A Closer Look at Brazil’s International Student Mobility

A Closer Look at Brazil’s International Student Mobility

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A Closer Look at Brazil’s International Student Mobility

Brazil, which currently ranks as the 6th most populous country globally, is gaining traction in the international education sector. In terms of local education in the country, the quality of education has been improving over the last 15 years.

Brazil may not be a top destination for international students. However, it can be a potent source of international students. In 2017, only 20,671 international learners were enrolled in Brazilian higher education institutions (HEIs), with the majority of the students coming from the neighboring country, Angola.

Outbound Mobility of Students in Brazil

Brazil has become a notable player in the higher international education sector and a good source of international students. In 2014, outbound mobility of students from Brazil recorded an impressive 500 percent increase. Approximately 230,000 students from Brazil studied abroad, according to a report by the Brazilian Association of Educational and Cultural Travel Organizations.

This significant increase was mainly due to the Science Without Borders program, launched in 2011. The program aimed to create a successful interchange and international student mobility. Scholarships were offered to over 83,000 Brazilian students to study at top institutions in Canada, Australia, and the United States. 

New Zealand is another top study destination exerting efforts to bring Brazilian students into its schools. The country allows students to work for up to one year after graduating from their academic programs.

Rise in Number of Brazilian Students in the US

One of the top destination countries of  students from Brazil is the United States. From 2018 to 2019, the number of Brazilian students entering U.S. schools increased by 9.8 percent, according to the 2019 Open Doors Report on International Educational Exchange.  This is the second-largest percentage increase in students from any other country in the world during that period.

While student applications to U.S. institutions from top sender China decreased by 18 percent in 2019-20, applications from Brazil increased significantly by 41 percent. According to the 2019 Open Doors report, of the 16,059 Brazilian students in the United States, 48.4 percent were undergraduates, 29.5 percent were postgraduate students, and 12.7 percent pursued Optional Practical Training (OPT) programs.

Some of the foundations and organizations that support Brazilian student mobility are CAPES, Fulbright, and EducationUSA. These regularly hold virtual fairs and programs that help bright but underprivileged Brazilians get scholarships in top U.S. higher education institutions. 

Future of Brazil as Source of International Students

As more Brazilian students consider taking up higher studies abroad, they will be put in a global spotlight and more opportunities will come their way. The government in Brazil has been formulating ways to bring more students to study abroad, gain broad insights and apply new skills and knowledge back home.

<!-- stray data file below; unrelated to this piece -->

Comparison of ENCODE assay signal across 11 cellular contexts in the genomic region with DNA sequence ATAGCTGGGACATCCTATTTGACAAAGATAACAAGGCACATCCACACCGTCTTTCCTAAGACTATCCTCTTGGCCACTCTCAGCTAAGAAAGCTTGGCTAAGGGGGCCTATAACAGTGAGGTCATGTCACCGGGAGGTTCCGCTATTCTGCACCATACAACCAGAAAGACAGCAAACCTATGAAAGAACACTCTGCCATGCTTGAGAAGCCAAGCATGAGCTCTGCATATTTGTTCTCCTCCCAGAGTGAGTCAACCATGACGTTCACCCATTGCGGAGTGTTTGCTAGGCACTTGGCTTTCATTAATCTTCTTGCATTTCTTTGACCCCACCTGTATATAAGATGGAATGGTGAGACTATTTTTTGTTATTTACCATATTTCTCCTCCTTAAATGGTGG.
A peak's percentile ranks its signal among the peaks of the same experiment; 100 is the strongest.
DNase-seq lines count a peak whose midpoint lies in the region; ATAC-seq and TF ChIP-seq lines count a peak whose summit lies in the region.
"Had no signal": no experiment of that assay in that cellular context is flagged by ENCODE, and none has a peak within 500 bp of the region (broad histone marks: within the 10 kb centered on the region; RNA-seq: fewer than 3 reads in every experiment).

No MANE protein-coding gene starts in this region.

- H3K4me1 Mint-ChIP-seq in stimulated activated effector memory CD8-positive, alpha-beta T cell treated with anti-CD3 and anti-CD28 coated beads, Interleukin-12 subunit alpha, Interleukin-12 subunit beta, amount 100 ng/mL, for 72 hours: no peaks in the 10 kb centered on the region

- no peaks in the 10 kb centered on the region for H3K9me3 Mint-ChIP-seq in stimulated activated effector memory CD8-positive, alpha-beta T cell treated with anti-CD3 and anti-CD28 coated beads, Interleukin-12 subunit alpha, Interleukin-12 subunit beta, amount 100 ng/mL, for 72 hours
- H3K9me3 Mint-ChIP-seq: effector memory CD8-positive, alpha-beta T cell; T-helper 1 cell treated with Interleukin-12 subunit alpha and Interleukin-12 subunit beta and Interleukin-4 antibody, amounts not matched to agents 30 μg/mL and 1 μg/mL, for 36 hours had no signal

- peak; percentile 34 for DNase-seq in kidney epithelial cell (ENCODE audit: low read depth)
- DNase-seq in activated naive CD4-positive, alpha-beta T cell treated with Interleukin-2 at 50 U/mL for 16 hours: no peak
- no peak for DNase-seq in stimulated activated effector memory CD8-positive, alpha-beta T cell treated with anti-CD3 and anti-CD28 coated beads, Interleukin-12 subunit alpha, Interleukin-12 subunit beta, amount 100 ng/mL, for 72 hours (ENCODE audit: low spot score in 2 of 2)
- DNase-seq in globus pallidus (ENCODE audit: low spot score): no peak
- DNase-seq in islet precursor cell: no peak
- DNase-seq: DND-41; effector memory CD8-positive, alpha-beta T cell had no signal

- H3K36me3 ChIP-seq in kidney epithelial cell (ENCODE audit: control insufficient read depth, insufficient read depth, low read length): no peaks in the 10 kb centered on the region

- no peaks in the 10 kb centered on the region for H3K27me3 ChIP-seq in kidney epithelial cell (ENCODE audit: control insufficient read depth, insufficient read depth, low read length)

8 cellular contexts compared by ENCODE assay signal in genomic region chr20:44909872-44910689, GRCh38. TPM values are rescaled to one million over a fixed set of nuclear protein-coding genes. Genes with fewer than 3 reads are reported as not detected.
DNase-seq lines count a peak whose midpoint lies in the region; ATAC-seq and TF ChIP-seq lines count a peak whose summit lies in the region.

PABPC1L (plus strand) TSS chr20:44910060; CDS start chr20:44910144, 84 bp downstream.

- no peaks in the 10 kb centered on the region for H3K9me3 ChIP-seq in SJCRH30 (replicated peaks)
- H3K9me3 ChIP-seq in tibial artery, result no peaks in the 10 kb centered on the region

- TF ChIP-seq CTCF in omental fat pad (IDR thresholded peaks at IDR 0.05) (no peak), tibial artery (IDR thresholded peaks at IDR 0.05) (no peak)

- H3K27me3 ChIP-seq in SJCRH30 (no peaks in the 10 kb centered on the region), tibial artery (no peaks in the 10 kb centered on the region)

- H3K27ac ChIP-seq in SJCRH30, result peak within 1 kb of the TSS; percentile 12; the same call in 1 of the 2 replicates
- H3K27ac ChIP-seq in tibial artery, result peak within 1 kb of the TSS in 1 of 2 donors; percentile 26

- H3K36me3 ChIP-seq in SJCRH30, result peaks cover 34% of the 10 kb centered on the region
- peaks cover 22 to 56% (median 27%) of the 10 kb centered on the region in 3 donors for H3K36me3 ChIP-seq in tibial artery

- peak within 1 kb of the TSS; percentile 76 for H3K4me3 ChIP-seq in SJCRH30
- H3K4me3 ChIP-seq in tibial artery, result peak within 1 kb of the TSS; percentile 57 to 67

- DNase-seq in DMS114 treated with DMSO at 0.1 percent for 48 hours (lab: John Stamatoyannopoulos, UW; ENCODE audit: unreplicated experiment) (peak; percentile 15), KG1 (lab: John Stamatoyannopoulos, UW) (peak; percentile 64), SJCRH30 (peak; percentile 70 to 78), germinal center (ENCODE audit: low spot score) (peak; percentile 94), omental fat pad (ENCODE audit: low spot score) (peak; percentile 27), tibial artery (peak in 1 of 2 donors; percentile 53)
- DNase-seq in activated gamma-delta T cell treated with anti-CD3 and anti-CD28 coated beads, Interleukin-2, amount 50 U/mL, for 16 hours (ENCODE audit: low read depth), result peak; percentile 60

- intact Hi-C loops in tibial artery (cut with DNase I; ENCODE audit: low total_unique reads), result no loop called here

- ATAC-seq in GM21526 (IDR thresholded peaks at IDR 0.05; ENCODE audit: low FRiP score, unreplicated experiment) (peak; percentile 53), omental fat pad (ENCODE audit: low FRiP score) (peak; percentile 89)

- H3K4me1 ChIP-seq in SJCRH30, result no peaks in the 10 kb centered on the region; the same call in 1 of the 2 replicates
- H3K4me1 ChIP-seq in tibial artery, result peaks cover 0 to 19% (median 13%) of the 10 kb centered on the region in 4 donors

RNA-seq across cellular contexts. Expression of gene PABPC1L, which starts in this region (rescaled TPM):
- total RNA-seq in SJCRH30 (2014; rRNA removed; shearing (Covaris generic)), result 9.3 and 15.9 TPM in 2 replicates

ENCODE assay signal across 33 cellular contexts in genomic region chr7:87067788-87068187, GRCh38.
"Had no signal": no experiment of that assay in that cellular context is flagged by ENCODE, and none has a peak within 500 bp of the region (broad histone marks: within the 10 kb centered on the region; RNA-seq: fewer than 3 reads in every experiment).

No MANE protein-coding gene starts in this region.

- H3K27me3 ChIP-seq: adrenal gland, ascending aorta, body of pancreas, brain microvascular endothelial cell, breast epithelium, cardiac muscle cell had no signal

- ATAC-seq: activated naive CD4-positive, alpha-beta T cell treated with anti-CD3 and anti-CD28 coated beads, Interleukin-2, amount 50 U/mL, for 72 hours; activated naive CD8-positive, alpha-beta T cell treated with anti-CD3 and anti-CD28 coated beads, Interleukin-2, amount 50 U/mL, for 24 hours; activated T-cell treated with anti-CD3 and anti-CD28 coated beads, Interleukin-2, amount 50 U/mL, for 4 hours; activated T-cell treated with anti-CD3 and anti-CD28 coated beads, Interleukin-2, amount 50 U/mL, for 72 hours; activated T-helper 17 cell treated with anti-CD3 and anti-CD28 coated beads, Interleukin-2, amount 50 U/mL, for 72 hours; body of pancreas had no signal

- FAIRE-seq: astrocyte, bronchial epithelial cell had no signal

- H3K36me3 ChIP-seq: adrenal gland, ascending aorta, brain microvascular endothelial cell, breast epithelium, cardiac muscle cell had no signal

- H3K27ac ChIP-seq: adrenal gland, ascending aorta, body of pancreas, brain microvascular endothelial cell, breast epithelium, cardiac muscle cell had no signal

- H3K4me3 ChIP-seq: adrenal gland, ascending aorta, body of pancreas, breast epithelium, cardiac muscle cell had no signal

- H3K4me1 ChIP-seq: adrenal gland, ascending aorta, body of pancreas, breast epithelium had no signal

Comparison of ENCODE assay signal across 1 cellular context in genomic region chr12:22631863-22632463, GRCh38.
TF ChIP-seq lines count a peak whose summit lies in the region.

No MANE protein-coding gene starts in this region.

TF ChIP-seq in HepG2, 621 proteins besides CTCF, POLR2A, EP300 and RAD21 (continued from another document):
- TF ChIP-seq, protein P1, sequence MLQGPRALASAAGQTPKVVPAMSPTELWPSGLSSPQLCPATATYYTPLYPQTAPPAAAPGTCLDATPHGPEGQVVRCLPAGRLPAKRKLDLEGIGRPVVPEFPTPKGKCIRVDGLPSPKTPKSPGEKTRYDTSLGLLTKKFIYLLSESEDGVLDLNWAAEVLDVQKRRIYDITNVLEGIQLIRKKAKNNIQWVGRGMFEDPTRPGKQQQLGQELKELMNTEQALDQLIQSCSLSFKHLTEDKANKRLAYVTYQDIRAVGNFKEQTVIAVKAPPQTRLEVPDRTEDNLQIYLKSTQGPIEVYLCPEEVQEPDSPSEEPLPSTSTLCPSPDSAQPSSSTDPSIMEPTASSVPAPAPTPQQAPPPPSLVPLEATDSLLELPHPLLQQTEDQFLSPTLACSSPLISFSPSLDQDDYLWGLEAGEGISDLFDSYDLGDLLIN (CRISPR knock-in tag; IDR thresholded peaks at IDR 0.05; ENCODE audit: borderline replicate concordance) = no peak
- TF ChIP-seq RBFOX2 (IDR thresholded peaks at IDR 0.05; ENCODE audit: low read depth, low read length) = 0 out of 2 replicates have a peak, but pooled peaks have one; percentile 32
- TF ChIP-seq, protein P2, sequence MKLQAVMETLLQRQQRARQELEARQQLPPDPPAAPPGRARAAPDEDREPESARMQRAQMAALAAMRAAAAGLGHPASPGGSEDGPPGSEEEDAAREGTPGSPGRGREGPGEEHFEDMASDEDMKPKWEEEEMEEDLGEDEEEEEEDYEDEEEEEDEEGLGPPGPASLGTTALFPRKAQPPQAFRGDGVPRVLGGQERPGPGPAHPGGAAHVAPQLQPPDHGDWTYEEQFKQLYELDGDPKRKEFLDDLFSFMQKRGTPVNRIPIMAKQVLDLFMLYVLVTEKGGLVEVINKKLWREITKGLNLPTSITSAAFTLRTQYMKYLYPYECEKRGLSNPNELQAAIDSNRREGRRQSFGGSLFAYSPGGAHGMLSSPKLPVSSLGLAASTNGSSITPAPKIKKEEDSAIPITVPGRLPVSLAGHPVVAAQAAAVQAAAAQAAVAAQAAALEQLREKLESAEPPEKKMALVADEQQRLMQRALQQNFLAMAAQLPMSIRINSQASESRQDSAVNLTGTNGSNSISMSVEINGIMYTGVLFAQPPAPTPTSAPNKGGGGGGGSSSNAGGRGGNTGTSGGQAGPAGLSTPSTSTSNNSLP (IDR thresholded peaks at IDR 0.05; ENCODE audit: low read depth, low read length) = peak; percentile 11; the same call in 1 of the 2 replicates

Brazil has experienced social inequalities in the past; access to higher education was limited to those who could afford it. That is why the government has developed programs and partnerships with institutions abroad to provide scholarships for top-performing Brazilian students. 

Affordability is still key for Brazilian students. In 2020, it was reported that Brazilian applicants had lower approval rates for Canadian study permits because of their inability to meet the financial requirements. 

Brazil is the 5th largest source of international students in Canada. That’s why there must be initiatives in providing financial aid to students. Aside from scholarships, part-time work during studies and the opportunity to secure employment after graduation are significant factors in maintaining the Brazilian student market. 

Based on education data of recent years, Brazil proves to be a potential source of international students. Higher education institutions and education service providers must be proactive in increasing international student mobility in Brazil. Local education agents must establish strong personal relations with the students as their families tend to rely on these representatives for counseling and support during the entire study period.

Agencies or education providers that are associated with the Brazilian Educational & Language Travel Association (BELTA) are still the most influential groups to students deciding to study overseas. Thus, education agents must take this as an opportunity to work together in order to increase mobility of Brazilian students in the world.

Agents and higher education institutions must also have more student recruitment fairs and sustained collaborations. Using virtual platforms can help increase traction as the world is still dealing with the COVID-19 pandemic. 

MSM Unify is your one-stop platform that connects students, higher education institutions, and agents worldwide. Sign up now to get the latest updates and information on international education.


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